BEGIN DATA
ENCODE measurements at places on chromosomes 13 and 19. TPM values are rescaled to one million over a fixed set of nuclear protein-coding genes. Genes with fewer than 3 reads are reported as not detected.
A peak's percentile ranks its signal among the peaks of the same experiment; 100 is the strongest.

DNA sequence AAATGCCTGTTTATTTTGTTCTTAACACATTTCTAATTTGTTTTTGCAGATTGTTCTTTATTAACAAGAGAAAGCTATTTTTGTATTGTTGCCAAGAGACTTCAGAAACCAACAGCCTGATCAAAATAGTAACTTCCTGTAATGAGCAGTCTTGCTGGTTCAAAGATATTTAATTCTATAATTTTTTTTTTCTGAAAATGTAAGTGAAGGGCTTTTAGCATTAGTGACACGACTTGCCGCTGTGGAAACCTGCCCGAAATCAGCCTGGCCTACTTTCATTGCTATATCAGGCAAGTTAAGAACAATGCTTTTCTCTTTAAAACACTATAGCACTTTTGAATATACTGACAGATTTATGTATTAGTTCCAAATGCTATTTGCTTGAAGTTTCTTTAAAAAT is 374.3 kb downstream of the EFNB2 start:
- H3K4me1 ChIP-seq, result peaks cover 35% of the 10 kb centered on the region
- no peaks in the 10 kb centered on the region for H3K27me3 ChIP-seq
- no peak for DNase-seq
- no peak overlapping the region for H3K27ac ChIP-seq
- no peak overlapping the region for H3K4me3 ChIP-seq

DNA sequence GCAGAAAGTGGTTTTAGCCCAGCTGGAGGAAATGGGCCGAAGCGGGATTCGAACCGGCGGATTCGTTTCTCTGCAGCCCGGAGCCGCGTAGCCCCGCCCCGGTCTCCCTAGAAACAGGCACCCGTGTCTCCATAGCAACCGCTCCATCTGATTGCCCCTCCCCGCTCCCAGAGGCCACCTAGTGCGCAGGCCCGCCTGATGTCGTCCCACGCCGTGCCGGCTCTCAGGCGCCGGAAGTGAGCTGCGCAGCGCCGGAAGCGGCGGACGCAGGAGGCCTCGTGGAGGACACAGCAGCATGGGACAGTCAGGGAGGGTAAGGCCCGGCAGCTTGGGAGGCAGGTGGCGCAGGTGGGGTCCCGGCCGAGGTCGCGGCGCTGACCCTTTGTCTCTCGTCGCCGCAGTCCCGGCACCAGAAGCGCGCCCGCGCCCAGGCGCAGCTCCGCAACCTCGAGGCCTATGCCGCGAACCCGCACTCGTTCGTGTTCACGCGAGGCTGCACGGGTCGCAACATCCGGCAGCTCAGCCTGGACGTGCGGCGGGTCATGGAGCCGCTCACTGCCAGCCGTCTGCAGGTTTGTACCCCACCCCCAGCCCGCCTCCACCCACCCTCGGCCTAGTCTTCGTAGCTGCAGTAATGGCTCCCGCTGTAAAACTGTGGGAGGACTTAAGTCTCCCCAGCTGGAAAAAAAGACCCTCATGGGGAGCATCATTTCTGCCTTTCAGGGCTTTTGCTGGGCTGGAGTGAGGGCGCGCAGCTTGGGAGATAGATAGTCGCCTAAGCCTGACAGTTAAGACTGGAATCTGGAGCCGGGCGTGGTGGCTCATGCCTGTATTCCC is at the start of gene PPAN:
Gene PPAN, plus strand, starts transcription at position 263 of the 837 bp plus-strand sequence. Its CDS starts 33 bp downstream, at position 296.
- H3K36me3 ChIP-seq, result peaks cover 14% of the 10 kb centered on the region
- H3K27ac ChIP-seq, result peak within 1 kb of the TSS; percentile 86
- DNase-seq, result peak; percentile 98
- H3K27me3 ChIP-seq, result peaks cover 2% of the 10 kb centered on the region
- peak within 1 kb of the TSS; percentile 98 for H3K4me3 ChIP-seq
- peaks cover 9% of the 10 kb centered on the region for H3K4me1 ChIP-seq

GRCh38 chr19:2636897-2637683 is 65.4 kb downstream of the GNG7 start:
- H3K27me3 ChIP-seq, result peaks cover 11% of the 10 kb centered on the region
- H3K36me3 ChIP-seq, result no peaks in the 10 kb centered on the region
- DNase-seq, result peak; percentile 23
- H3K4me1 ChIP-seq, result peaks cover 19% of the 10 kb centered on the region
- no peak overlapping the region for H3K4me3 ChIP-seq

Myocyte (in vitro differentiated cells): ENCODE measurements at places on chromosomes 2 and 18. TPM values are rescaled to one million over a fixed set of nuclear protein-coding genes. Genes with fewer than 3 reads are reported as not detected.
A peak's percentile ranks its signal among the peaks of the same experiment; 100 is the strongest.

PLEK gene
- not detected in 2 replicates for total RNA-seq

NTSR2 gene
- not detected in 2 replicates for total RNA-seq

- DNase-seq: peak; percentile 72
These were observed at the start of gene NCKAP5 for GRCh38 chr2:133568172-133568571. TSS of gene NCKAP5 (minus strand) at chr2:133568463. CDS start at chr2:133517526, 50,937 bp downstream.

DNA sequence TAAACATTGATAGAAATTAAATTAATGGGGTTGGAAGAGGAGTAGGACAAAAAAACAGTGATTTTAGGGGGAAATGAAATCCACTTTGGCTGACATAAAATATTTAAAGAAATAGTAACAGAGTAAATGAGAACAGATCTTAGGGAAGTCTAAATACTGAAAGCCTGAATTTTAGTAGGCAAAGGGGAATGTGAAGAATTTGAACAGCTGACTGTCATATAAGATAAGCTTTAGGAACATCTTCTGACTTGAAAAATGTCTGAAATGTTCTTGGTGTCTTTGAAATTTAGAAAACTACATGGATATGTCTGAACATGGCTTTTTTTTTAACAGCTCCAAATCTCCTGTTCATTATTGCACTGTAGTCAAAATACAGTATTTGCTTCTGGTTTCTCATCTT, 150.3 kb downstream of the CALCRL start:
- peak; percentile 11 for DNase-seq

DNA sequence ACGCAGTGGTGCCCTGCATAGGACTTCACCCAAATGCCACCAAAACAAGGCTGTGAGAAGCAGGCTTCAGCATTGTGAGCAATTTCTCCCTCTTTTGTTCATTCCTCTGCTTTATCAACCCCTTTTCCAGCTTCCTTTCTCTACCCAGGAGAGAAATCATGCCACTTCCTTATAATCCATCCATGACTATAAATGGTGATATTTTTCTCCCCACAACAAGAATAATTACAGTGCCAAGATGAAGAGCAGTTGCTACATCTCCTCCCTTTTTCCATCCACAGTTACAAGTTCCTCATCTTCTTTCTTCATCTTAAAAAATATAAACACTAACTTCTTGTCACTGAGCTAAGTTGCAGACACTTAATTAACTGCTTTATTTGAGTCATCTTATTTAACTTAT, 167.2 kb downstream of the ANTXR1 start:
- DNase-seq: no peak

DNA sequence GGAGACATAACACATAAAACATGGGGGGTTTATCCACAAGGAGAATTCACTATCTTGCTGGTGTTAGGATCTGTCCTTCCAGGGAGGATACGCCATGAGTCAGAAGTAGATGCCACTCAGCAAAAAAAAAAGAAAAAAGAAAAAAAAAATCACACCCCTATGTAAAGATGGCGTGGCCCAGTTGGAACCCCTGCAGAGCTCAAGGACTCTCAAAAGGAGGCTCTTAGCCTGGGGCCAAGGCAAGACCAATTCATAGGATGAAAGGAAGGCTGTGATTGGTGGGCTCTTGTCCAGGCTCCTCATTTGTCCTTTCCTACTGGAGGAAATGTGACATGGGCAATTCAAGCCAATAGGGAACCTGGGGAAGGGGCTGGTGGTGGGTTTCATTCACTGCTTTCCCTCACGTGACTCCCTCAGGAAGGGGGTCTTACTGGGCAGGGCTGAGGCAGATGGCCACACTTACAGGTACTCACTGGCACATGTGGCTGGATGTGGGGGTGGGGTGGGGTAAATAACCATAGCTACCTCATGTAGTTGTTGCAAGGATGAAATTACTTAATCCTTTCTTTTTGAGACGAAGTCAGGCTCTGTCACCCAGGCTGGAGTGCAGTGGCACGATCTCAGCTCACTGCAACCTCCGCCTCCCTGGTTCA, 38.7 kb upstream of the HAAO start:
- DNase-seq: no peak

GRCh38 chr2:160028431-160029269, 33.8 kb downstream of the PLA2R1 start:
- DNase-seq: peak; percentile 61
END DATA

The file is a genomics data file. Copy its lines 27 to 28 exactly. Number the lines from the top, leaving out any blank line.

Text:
NTSR2 gene
- not detected in 2 replicates for total RNA-seq